While the deadly chemical is most often associated with Winter, many vets see just as many antifreeze poisonings in the Spring. Whether it’s due to shade tree mechanics cleaning their radiators, unidentified leaks, ethylene glycol–based antifreeze winds up in driveways and streets where it tastes sweet to dogs and, even in tiny amounts, may cause sudden kidney failure. FYI, don’t fill the base of your portable basketball hoop with antifreeze, use water instead.
Foxtail Grasses are another not-so-fabulous right of Spring. Foxtail grass grows abundantly throughout the U.S. It, like other grains, is sometimes grown as a food crop. Foxtails also appear in the wild. You have probably even picked the hair-like grains out of your socks after a hike.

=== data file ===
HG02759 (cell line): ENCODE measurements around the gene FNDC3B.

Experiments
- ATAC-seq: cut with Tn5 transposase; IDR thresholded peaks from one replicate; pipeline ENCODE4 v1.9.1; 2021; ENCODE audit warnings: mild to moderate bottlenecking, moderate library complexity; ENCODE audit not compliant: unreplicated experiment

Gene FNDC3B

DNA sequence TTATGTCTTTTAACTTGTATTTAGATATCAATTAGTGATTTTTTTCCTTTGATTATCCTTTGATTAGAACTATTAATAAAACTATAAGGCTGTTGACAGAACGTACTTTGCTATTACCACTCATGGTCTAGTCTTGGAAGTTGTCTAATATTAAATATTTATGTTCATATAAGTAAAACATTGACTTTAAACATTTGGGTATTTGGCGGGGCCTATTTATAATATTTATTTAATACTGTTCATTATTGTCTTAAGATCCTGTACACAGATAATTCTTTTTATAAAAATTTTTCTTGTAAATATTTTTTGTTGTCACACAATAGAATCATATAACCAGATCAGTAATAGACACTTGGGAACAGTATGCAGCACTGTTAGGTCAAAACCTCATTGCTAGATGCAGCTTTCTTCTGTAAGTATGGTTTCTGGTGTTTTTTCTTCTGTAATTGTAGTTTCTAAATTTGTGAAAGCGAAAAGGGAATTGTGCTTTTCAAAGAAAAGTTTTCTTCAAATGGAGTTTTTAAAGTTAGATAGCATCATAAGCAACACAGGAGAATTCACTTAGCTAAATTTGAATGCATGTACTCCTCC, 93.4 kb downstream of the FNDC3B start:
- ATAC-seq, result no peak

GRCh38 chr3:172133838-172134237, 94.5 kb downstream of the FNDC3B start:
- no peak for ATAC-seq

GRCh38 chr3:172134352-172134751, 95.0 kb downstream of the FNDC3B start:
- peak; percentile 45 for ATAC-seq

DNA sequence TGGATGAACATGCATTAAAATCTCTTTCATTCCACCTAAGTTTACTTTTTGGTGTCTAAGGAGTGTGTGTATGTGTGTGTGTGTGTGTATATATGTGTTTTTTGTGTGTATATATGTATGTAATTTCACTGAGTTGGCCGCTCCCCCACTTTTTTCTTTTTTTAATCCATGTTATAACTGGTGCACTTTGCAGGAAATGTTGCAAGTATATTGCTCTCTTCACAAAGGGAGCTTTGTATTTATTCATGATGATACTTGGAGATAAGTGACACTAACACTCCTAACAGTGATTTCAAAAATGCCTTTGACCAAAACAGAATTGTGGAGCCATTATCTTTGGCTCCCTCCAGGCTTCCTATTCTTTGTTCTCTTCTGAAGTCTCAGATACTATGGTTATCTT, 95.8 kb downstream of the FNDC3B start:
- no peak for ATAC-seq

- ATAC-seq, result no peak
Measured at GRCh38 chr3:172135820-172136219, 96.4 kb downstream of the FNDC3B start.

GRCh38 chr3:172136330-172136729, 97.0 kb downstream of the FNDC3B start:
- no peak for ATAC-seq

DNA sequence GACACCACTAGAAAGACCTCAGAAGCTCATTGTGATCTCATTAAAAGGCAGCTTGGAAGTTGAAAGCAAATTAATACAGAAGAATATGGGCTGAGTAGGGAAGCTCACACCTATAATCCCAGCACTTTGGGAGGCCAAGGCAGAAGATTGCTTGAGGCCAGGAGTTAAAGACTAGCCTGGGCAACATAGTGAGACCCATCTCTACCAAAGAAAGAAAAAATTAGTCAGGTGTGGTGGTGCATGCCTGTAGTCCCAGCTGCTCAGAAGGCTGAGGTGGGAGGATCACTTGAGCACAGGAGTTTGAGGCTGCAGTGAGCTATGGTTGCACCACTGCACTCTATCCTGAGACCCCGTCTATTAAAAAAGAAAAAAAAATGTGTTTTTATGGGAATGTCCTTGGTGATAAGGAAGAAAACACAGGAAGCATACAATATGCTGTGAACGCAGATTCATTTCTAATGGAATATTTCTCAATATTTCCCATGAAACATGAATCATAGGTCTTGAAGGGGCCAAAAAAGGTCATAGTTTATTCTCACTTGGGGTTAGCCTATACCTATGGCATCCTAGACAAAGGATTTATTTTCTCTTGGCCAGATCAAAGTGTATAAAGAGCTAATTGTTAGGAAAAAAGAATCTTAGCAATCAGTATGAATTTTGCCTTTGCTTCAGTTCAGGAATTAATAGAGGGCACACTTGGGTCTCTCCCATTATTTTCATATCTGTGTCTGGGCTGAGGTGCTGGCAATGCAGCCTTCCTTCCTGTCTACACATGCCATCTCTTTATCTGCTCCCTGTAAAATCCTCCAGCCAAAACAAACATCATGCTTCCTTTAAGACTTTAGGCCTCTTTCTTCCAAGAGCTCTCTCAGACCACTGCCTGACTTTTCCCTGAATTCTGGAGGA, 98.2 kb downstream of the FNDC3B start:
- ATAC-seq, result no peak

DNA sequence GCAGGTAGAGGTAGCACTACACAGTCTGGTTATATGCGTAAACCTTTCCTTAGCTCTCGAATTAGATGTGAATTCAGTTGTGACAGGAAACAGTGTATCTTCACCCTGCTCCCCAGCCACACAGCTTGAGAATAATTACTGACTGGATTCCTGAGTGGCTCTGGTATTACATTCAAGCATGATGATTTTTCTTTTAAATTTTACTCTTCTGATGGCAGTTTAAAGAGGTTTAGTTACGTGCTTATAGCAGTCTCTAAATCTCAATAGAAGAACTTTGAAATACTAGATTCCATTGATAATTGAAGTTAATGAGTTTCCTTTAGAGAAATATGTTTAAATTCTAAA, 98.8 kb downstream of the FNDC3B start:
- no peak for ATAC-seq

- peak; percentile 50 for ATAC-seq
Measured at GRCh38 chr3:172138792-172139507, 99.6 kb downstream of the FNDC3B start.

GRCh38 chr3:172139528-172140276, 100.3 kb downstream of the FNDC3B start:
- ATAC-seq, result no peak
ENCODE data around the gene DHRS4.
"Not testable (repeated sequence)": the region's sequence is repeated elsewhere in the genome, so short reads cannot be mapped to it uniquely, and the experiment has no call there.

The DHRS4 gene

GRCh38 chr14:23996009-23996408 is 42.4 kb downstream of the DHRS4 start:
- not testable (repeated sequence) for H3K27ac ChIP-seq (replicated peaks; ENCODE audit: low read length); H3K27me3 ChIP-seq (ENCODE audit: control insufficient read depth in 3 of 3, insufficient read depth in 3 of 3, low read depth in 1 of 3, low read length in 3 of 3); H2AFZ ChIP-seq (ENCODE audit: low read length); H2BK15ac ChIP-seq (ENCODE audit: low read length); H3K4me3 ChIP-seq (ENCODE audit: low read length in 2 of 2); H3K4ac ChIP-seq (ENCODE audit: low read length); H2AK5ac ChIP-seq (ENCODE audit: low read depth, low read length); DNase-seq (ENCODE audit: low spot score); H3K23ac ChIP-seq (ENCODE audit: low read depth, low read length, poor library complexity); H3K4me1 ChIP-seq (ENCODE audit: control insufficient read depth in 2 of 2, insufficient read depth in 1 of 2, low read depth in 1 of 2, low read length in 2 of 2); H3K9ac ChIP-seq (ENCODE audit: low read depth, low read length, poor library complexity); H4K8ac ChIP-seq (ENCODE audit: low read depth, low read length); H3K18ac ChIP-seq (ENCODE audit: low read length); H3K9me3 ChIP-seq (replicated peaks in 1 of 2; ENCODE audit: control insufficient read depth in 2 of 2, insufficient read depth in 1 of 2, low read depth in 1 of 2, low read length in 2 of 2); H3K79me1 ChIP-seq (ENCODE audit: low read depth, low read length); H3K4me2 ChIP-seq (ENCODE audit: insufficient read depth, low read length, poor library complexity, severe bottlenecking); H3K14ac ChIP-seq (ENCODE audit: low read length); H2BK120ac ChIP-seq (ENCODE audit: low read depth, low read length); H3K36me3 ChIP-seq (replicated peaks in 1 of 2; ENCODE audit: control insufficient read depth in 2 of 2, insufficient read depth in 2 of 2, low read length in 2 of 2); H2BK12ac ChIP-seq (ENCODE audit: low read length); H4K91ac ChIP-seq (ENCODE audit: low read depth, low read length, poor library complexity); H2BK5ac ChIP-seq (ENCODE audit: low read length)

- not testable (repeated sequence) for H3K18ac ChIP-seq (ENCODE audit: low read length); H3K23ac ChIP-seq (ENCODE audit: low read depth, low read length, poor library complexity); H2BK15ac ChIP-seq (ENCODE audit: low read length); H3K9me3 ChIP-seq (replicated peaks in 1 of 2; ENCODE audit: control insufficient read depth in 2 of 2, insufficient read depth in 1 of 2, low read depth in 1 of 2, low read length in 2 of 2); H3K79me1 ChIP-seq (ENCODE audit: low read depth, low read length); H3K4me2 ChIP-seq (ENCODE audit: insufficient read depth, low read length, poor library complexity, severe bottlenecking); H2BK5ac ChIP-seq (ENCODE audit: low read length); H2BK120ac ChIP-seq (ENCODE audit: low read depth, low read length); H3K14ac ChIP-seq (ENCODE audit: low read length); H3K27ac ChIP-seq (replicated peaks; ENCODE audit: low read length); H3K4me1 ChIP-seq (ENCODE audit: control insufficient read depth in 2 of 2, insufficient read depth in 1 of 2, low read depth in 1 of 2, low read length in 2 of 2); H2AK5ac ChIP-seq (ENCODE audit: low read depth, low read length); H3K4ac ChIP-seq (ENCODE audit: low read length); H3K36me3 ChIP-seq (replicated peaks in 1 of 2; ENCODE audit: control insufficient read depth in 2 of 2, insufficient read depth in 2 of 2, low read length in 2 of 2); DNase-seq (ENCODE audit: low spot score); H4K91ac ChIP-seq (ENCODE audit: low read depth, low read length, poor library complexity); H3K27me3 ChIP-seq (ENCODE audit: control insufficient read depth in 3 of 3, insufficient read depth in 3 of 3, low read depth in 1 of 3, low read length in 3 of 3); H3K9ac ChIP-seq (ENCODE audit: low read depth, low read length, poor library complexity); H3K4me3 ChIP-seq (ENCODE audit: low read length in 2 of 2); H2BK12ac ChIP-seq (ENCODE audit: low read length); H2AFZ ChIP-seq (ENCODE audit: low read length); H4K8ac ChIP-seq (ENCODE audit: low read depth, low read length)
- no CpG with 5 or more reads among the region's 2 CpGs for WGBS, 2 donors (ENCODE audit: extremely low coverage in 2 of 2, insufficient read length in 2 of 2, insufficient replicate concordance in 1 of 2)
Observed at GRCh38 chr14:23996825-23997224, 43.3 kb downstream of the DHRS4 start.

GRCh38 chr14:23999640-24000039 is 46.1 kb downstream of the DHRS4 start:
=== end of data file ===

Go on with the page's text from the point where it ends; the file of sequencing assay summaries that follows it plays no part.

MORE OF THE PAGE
Something to be aware of if you take your Brittany out into the field. Foxtail grass, which sprouts in abundance this time of year, has microscopic barbules along their surface. Once they catch on animals’ fur, they can become lodged in their skin (most often in the webbing between the toes), ear canal, or nose. Foxtails cause extreme discomfort and often lead to bleeding, infection, and, in the case of ear canal migration, ruptured ear drums. If swallowed, foxtails can lodge in the throat, causing swelling and infection. If accidentally inhaled, they can cause serious damage and infection in the airways or lungs.
Get outdoors and enjoy the season, just remain aware of your Brittany’s surroundings. Changes in the environment can be stimulating to them, but new smells in the yard or garden can also be harmful. Simply take extra precautions: be sure all chemicals are completely out of your pets’ reach, and remove foxtails as soon as you see them on your Brittany.